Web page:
• loggedInIndicator: When this regex pattern is present in the HTTP response (header or body), it signifies the user is logged-in. EX: logout link

  • loggedOutIndicator: When this regex pattern is present in the HTTP response (header or body), it signifies the user is logged out. EX: login link

  • loginPathPage: The path to your login form, if applicable. This is an optional path but is often required if the POST to the loginPath requires an anti-csrf token to be passed as part of the POST.

  • loginPath: Your login route to POST credentials for a user in the application.

  • otherParams: Parameters required by your login payload in addition to login credentials.

  • testPath: The path to a protected route in your application that requires authorization. Example: /mysettings.

  • scanUsername & scanPassword: Credential values to be passed into the form’s usernameField and passwordField via environment variables or secret store.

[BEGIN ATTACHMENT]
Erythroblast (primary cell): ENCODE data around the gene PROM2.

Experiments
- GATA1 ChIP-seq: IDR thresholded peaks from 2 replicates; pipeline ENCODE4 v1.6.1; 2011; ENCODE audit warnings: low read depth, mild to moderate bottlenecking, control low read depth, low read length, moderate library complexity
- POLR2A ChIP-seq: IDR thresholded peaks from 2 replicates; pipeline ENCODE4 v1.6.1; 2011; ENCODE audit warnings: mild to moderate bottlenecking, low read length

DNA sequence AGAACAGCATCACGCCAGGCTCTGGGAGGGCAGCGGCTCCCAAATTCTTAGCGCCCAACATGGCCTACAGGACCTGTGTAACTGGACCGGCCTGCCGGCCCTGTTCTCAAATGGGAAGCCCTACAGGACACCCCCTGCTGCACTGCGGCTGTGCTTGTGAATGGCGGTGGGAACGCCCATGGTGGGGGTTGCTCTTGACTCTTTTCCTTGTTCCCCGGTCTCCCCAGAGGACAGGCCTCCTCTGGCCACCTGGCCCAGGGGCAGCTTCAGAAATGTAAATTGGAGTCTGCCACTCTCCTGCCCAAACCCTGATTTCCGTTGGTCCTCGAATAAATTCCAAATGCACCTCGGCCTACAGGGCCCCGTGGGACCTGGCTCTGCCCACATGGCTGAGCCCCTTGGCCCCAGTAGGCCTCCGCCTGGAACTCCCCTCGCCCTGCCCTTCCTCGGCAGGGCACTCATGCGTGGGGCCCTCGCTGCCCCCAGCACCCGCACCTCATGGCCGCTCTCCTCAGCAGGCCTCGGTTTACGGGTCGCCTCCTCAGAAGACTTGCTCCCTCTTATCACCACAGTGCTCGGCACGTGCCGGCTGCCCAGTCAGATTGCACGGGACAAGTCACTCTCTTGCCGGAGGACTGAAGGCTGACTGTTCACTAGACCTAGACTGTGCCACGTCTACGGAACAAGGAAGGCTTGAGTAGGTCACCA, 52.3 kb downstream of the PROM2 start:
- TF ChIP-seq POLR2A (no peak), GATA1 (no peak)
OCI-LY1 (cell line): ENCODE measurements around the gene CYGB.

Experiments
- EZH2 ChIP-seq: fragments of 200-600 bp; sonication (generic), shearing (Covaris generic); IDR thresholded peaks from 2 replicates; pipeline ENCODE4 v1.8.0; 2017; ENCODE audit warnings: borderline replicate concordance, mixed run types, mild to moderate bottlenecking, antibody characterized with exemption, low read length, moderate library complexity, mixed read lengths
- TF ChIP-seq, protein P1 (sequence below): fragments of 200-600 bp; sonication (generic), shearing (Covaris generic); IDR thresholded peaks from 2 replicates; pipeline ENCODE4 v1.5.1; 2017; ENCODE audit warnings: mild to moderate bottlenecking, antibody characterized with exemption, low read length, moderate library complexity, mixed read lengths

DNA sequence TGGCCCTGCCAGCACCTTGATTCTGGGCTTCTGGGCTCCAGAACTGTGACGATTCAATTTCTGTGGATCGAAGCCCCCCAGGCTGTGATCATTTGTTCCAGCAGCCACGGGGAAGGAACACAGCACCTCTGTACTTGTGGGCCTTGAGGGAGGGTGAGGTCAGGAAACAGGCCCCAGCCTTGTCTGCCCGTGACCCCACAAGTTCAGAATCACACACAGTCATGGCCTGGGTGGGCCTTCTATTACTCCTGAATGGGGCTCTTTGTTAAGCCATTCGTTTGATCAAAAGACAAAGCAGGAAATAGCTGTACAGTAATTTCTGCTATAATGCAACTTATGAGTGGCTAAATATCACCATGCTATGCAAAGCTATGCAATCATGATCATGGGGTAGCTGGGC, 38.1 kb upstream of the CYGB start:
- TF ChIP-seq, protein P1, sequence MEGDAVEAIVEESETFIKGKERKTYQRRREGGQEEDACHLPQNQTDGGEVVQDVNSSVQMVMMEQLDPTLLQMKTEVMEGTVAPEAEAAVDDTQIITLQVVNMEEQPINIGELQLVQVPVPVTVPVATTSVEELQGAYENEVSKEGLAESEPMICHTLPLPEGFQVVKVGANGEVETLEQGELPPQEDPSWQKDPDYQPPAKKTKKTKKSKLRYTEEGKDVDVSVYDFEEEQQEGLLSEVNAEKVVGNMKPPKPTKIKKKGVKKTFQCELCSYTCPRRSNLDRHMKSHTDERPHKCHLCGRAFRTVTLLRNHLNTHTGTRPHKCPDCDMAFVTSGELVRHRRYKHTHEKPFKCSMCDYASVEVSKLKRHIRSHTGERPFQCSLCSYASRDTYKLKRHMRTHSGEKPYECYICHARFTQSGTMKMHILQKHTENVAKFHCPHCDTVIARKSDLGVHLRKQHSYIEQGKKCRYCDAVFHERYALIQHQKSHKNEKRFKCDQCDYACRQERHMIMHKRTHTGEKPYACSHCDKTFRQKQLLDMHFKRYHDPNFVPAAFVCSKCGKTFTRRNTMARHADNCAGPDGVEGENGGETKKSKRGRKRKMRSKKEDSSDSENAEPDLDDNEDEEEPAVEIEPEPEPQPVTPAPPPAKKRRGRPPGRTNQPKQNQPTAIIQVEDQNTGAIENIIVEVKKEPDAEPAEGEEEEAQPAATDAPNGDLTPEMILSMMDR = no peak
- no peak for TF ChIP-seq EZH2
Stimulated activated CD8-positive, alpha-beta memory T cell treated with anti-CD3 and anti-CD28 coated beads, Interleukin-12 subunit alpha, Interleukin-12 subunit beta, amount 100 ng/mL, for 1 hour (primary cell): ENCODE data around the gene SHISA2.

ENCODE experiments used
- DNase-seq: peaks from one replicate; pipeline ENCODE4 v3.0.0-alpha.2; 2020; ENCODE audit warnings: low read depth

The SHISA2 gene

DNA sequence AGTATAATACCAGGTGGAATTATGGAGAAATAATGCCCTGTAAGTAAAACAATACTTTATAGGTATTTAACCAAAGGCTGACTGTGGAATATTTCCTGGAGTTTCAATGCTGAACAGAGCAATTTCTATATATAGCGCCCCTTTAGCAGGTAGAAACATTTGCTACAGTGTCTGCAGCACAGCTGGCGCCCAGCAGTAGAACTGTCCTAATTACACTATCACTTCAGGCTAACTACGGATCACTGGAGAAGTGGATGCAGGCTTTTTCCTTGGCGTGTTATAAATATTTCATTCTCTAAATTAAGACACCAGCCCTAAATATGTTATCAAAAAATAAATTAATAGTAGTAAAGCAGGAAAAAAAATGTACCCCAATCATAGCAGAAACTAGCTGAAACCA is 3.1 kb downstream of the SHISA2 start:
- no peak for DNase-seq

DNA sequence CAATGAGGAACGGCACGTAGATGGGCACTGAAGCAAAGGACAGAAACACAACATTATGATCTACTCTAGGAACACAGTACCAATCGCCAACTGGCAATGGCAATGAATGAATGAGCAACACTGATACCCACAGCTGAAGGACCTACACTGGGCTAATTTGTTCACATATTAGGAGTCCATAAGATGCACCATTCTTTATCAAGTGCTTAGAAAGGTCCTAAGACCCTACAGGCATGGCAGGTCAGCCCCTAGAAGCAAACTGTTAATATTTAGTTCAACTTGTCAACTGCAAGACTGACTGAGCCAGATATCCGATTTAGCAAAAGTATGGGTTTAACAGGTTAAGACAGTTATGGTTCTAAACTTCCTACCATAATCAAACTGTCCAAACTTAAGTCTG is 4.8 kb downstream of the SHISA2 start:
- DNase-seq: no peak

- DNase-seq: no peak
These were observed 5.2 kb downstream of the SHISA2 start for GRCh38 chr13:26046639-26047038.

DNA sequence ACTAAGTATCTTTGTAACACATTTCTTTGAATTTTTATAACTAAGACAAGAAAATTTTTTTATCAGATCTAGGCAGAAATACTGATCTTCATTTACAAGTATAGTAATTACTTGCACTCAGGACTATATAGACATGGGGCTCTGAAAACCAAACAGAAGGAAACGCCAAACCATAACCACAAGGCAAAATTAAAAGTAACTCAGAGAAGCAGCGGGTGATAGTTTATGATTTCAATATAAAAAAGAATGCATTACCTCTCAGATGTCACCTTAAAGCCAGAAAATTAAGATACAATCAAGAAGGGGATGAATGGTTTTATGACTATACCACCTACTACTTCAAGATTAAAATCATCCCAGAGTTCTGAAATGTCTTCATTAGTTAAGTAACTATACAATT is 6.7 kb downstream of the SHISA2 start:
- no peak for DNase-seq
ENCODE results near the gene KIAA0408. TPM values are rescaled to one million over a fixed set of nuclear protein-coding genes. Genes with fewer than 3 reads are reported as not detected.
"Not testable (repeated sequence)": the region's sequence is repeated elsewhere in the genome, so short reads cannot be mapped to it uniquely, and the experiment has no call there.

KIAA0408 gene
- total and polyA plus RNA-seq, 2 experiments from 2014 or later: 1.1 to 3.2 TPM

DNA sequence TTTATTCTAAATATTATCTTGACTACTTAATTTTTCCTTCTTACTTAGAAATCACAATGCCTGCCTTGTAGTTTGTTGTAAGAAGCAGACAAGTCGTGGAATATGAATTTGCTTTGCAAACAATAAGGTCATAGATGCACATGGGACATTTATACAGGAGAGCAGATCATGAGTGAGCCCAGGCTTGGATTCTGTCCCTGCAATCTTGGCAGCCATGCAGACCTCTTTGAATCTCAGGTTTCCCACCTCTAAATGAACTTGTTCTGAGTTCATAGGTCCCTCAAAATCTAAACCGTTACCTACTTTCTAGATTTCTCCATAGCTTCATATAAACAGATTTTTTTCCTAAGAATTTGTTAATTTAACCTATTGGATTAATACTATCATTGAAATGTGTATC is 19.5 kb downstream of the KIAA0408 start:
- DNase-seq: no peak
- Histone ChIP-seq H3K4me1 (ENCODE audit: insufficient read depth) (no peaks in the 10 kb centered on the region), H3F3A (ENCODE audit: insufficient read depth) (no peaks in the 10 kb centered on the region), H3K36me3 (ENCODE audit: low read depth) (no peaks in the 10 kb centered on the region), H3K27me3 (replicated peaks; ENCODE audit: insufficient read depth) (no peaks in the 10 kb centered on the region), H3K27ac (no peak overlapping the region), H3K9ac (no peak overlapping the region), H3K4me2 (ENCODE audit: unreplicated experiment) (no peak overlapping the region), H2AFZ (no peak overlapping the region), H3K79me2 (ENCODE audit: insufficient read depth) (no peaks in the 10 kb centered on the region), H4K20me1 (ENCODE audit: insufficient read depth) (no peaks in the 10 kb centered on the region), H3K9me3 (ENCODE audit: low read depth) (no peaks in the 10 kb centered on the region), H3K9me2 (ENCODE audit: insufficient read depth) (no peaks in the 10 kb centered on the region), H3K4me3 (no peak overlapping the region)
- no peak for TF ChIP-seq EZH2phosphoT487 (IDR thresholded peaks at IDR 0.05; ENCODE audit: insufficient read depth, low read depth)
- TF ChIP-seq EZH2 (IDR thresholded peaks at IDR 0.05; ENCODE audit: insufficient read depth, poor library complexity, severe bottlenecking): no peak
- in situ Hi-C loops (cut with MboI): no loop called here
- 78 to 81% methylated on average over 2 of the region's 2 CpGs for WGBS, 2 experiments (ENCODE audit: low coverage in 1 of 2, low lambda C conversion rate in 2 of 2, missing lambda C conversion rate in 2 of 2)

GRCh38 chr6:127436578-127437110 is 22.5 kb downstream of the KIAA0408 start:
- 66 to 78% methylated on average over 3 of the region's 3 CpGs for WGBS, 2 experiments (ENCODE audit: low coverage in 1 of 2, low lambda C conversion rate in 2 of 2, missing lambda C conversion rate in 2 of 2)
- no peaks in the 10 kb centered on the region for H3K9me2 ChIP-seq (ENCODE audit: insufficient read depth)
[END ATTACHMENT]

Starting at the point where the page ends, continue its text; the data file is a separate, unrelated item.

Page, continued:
Running the Scan

All that’s left to do is run the scan. If you haven’t already, make sure you complete the following checklist to see successful scan results:

  • Install Docker

  • Create a stackhawk.yml file in the root directory of your application

  • Create an application at and add the application id to the top of your YAML file.

  • Ensure the “host” value in your YAML file points to a running application

  • Complete the YAML configuration following the steps outlined above

  • Create and API Key within your StackHawk profile settings

  • Run the following docker command:

docker run --rm -v $(pwd):/hawk:rw -it \
  -e API_KEY=hawk.xxxxxxxxxxxxxxxxxxxx.xxxxxxxxxxxxxxxxxxxx \

Check out our HawkDocs page for more information and additional configuration options.


You don’t have to be afraid of those Unauthorized or Forbidden error messages anymore! If you’re using HawkScan and see one of those messages, you now know how to fix the issue. Using those handy developer tools to better understand your authentication workflows and double-check your configuration file will put you on the path to successful scans and a more secure web application environment.

Aaron Neff  |  December 16, 2020